Five tips to help make an NFL contract last for life

We’ve been watching the numbers as we follow the 2015 draft and we’d like to offer sincere congratulations to Damarious Randall and all of the other 31 players chosen in the first round. We’ll be keeping an eye on the next six rounds as well. It’s an exciting time for the NFL and we’re optimistic about the upcoming season, especially the way it appears to be shaping up for our favorite team, Green Bay. Transcending all of the immediate celebrations and lingering contract negotiations, however, looms another number that, despite efforts at the high school, collegiate and professional level, doesn’t seem to be going away. It is still true that 78 percent of NFL players face bankruptcy or serious financial stress within just two years of leaving the game, according to a July 2013 issue of Sports Illustrated. We bring this alarming number up at this happy time because we think that number, 78%, should be the first one NFL players think about as they plan their future. Many factors contribute to this sad continuation of mind boggling waste – pressure from family and friends to share the big payday, the general brevity of an NFL career, bad financial advice, and/or the stubborn refusal to accept sound financial advice. With that, and our 30 years of wealth management experience, we offer the following five tips for making that NFL contract money last your life. 1) Understand the significance of unqualified money. You will have to pay taxes on the money you earn and those income taxes will be significant. You can structure your contract to minimize the impact, but, in the end, you must understand that the number on your contract is not the amount that will be going in your pocket. 2) Don’t make any large purchases during your rookie year. The new house, expensive car, and flashy jewelry feels really good in the moment, but they’re all just… | Read More »

NFL contracts require new paradigm in investing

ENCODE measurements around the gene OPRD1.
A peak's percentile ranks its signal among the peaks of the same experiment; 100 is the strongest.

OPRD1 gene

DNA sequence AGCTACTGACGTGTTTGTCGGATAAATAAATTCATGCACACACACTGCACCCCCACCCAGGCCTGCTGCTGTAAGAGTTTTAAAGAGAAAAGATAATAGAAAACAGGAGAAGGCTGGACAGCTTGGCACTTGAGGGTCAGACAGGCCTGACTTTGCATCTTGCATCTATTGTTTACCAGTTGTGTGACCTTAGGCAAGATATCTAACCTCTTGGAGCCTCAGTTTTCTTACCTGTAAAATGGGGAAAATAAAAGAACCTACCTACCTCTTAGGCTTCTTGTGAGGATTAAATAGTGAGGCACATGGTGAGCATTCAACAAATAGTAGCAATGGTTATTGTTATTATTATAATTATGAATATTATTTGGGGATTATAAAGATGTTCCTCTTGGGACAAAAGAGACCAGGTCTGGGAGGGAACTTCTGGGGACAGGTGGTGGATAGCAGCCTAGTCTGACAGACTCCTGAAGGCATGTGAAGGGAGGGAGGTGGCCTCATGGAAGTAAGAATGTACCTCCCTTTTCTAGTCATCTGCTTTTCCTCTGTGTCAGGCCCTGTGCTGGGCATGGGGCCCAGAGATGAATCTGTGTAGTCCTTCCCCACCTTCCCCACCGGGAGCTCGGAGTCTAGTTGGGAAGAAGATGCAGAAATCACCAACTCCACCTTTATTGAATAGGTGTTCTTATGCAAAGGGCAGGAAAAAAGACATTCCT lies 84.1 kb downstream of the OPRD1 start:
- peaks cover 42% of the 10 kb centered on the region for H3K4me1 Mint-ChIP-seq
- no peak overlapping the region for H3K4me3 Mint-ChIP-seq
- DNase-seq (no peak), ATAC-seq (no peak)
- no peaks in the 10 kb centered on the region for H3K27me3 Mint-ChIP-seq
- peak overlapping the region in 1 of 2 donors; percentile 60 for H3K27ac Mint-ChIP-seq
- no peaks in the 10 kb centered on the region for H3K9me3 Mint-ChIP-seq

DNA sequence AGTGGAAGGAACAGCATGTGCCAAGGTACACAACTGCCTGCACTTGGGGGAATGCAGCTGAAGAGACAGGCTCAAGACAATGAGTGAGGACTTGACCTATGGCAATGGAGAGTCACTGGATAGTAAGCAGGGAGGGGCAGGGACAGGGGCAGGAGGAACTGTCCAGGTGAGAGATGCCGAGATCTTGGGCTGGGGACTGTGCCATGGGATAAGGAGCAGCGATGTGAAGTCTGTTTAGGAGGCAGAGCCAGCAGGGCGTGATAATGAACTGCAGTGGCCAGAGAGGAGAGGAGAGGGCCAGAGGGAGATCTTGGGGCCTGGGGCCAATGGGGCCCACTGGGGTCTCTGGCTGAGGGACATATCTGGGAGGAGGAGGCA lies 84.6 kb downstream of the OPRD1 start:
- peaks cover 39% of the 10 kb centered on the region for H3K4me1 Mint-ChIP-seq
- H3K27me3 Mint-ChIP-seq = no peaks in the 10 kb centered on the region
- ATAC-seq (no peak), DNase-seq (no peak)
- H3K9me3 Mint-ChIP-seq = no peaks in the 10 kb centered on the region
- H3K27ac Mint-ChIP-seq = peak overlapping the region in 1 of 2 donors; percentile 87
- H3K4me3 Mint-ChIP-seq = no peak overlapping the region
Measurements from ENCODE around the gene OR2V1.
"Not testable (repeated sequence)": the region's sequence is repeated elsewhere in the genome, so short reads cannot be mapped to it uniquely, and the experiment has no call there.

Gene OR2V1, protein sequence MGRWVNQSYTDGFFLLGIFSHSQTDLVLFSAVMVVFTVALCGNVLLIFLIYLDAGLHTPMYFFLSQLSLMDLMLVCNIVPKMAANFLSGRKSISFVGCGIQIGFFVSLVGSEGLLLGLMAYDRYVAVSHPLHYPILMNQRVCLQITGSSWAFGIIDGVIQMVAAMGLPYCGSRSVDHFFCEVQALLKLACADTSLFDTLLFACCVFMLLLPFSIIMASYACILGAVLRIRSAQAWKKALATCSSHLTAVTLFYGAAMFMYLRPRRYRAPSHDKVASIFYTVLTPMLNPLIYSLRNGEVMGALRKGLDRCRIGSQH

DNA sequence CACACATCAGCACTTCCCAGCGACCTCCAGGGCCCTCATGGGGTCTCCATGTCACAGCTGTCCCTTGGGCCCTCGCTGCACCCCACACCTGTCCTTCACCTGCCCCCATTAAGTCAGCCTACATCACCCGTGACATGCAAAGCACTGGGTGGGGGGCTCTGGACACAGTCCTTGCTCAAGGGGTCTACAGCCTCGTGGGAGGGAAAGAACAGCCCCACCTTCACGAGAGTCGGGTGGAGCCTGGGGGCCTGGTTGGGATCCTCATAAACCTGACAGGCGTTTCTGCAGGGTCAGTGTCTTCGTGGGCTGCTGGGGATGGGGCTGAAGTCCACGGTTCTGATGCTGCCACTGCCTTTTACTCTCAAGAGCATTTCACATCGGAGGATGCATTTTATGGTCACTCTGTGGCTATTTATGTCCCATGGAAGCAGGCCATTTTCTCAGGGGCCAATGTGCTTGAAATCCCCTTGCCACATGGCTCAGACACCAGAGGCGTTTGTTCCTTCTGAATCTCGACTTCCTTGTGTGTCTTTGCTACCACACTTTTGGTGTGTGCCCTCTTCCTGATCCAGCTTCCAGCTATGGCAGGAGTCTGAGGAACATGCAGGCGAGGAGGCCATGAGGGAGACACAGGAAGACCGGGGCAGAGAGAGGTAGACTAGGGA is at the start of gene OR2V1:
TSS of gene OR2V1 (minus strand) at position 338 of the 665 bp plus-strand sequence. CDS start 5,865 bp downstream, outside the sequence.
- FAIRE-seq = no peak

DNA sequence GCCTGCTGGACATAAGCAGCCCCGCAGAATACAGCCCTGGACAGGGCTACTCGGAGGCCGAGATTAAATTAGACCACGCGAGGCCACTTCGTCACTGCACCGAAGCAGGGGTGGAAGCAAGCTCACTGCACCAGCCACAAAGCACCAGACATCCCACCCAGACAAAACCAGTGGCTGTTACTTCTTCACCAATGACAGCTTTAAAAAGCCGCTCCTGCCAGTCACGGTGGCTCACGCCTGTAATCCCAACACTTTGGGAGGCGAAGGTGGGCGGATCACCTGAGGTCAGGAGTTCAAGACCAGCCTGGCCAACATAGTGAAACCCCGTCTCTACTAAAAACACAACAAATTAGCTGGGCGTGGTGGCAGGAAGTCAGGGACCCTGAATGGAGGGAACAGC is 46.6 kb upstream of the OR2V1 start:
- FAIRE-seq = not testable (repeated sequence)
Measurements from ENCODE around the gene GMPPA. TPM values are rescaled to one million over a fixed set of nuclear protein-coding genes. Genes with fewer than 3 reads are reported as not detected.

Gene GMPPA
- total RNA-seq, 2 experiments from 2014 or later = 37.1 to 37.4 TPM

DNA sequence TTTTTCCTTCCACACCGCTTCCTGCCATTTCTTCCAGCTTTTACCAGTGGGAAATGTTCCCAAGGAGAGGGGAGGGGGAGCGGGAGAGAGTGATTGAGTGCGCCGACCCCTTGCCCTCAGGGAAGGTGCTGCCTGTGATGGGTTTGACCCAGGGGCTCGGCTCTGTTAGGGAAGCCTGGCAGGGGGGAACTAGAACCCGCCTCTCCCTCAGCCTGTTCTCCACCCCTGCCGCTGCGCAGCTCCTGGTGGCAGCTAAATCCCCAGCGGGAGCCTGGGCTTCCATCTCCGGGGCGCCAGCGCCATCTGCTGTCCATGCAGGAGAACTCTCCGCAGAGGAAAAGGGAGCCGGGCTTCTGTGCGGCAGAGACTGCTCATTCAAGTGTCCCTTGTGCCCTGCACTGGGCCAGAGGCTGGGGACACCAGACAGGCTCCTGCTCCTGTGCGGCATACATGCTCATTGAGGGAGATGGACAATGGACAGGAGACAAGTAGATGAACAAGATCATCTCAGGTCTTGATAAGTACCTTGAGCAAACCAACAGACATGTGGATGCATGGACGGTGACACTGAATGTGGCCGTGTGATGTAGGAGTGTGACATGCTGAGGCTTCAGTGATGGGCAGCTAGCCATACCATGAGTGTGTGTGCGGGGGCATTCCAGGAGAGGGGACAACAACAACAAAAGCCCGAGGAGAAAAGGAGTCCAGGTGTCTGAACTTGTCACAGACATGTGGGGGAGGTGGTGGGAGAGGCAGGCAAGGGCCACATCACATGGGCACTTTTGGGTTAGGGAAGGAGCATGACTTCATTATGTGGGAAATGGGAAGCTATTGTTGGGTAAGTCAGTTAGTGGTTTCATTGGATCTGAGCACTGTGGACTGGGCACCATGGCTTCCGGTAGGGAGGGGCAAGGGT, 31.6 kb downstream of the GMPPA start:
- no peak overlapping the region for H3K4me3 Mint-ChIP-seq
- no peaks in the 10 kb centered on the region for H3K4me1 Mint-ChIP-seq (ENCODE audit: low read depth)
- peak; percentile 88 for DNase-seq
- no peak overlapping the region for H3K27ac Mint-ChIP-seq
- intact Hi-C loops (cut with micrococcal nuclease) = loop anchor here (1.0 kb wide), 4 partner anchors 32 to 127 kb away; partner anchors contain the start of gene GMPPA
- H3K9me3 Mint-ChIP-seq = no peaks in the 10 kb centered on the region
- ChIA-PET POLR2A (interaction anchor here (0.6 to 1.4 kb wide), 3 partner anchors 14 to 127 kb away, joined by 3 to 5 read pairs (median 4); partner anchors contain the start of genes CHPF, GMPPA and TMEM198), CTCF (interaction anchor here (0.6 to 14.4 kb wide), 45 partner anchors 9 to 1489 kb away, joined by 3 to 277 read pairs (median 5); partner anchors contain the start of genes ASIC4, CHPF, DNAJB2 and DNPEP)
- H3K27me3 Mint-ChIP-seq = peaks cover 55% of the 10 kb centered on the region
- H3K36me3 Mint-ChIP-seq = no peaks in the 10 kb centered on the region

Former Indianapolis Colt Hall of Fame quarterback Johnny Unitas set a standard for NFL excellence during his record-setting 19-year career. Sadly, he also ranks among the NFL elite for staggering financial collapse after he borrowed from the City of Baltimore and the state of Maryland to fund a circuit board manufacturing company that quickly failed. Unitas filed for bankruptcy, and launched a financial battle that lasted more than 10 years after his death. Prior to his collapse, Unitas had invested in a string of a risky investments including a chain of bowling establishments, a prime-rib restaurant, an air-freight company and Florida real estate. Unitas’ story of NFL success swiftly followed by financial collapse remains compelling both for its pathos and its prevalence. In 2009 Sports Illustrated published its landmark survey noting that 78 percent of former NFL players end up bankrupt or facing severe financial stress within two years of retirement from football, and in the six years since, things have not improved. The roll call continues to astound: Terrell Owens, Warren Sapp, Adam “Pacman” Jones, Andre Rison, Bernie Kosar, Bart Scott, Tiki Barber, JaMarcus Russell, Mark Brunnell, Lawrence Taylor, Chris McAlister, Deuce McAllister, Vince Young, Sean Salisbury all filed for bankruptcy after lucrative careers. So ubiquitous are the bankruptcy filings, that the NFL revamped its Rookie Symposium program in 2007 to focus on post-career success. The NFL tries, but, according to former NFL player and Packer Hall of Fame member Kabeer Gbaja Biamila, that education only goes so far. “The NFL does its best, but the rookie symposium is only for people who are drafted. It doesn’t include players who sign as free agents,” he said. “And then, the players who do attend aren’t always paying attention. They give them information but these guys are thinking, ‘This will never happen to me. My situation is different.’” NFL players may understand the risk of getting hit on a cross-route, but… | Read More »